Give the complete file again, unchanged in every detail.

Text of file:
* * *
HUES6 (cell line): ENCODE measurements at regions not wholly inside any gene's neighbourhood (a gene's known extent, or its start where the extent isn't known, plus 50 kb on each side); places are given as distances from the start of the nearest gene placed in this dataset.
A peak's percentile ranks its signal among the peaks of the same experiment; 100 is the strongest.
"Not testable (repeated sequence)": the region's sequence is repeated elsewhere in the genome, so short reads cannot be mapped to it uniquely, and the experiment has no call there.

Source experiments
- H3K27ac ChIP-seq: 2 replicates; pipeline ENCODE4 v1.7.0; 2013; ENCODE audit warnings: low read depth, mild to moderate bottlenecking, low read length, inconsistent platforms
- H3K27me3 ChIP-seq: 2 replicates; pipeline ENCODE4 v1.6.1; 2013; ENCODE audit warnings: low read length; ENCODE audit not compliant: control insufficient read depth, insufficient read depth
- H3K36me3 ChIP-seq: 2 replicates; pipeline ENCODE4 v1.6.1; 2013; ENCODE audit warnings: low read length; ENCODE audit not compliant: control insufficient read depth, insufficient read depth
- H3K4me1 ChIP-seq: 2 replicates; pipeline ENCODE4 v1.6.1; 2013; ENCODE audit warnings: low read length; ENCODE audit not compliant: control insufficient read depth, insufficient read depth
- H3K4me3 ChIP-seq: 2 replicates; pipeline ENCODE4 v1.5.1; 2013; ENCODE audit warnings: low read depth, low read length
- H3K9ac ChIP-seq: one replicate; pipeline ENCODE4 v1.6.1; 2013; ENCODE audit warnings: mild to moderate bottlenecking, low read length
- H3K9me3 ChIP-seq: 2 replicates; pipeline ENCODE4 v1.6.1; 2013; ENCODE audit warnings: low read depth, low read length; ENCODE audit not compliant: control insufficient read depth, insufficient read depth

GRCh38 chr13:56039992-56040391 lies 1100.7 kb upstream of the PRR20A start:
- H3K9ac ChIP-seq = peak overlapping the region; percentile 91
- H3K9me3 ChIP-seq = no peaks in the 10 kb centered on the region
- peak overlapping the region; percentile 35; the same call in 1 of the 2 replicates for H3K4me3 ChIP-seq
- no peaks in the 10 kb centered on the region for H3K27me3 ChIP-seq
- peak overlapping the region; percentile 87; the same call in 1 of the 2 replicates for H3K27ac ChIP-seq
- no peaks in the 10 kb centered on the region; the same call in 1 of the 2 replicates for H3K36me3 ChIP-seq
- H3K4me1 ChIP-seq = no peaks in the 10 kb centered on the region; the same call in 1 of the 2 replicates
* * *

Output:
HUES6 (cell line): ENCODE measurements at regions not wholly inside any gene's neighbourhood (a gene's known extent, or its start where the extent isn't known, plus 50 kb on each side); places are given as distances from the start of the nearest gene placed in this dataset.
A peak's percentile ranks its signal among the peaks of the same experiment; 100 is the strongest.
"Not testable (repeated sequence)": the region's sequence is repeated elsewhere in the genome, so short reads cannot be mapped to it uniquely, and the experiment has no call there.

Source experiments
- H3K27ac ChIP-seq: 2 replicates; pipeline ENCODE4 v1.7.0; 2013; ENCODE audit warnings: low read depth, mild to moderate bottlenecking, low read length, inconsistent platforms
- H3K27me3 ChIP-seq: 2 replicates; pipeline ENCODE4 v1.6.1; 2013; ENCODE audit warnings: low read length; ENCODE audit not compliant: control insufficient read depth, insufficient read depth
- H3K36me3 ChIP-seq: 2 replicates; pipeline ENCODE4 v1.6.1; 2013; ENCODE audit warnings: low read length; ENCODE audit not compliant: control insufficient read depth, insufficient read depth
- H3K4me1 ChIP-seq: 2 replicates; pipeline ENCODE4 v1.6.1; 2013; ENCODE audit warnings: low read length; ENCODE audit not compliant: control insufficient read depth, insufficient read depth
- H3K4me3 ChIP-seq: 2 replicates; pipeline ENCODE4 v1.5.1; 2013; ENCODE audit warnings: low read depth, low read length
- H3K9ac ChIP-seq: one replicate; pipeline ENCODE4 v1.6.1; 2013; ENCODE audit warnings: mild to moderate bottlenecking, low read length
- H3K9me3 ChIP-seq: 2 replicates; pipeline ENCODE4 v1.6.1; 2013; ENCODE audit warnings: low read depth, low read length; ENCODE audit not compliant: control insufficient read depth, insufficient read depth

GRCh38 chr13:56039992-56040391 lies 1100.7 kb upstream of the PRR20A start:
- H3K9ac ChIP-seq = peak overlapping the region; percentile 91
- H3K9me3 ChIP-seq = no peaks in the 10 kb centered on the region
- peak overlapping the region; percentile 35; the same call in 1 of the 2 replicates for H3K4me3 ChIP-seq
- no peaks in the 10 kb centered on the region for H3K27me3 ChIP-seq
- peak overlapping the region; percentile 87; the same call in 1 of the 2 replicates for H3K27ac ChIP-seq
- no peaks in the 10 kb centered on the region; the same call in 1 of the 2 replicates for H3K36me3 ChIP-seq
- H3K4me1 ChIP-seq = no peaks in the 10 kb centered on the region; the same call in 1 of the 2 replicates